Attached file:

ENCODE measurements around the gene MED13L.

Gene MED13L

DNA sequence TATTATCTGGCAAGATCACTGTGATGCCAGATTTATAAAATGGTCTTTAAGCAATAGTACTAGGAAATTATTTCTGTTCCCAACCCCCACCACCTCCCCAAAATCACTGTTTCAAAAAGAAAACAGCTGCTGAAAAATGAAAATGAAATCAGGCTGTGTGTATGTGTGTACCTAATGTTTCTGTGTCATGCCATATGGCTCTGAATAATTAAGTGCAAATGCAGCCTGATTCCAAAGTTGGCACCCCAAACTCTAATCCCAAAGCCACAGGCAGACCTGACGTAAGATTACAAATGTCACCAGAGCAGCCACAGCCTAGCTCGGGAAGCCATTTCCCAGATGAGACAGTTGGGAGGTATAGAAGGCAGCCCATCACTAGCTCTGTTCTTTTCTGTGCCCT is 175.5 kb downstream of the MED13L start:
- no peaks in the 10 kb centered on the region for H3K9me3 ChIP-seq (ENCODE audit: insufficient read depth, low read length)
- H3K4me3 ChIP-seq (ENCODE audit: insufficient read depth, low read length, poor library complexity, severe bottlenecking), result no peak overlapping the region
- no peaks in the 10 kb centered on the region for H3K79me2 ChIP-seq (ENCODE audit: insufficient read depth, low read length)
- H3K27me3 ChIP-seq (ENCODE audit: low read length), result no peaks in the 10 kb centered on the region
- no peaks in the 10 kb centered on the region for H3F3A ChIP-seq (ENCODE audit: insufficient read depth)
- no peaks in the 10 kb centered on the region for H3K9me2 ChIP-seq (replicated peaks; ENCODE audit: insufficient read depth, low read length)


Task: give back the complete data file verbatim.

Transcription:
ENCODE measurements around the gene MED13L.

Gene MED13L

DNA sequence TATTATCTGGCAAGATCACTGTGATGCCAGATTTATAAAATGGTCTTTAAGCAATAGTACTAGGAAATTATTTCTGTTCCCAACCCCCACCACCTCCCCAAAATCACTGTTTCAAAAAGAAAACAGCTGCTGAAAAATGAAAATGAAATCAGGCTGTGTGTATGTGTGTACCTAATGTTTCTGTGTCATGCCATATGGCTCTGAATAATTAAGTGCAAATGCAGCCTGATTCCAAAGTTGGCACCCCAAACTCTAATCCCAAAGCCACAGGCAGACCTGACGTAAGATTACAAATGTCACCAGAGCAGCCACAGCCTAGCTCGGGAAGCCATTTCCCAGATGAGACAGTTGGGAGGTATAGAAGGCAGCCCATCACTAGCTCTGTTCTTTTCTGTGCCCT is 175.5 kb downstream of the MED13L start:
- no peaks in the 10 kb centered on the region for H3K9me3 ChIP-seq (ENCODE audit: insufficient read depth, low read length)
- H3K4me3 ChIP-seq (ENCODE audit: insufficient read depth, low read length, poor library complexity, severe bottlenecking), result no peak overlapping the region
- no peaks in the 10 kb centered on the region for H3K79me2 ChIP-seq (ENCODE audit: insufficient read depth, low read length)
- H3K27me3 ChIP-seq (ENCODE audit: low read length), result no peaks in the 10 kb centered on the region
- no peaks in the 10 kb centered on the region for H3F3A ChIP-seq (ENCODE audit: insufficient read depth)
- no peaks in the 10 kb centered on the region for H3K9me2 ChIP-seq (replicated peaks; ENCODE audit: insufficient read depth, low read length)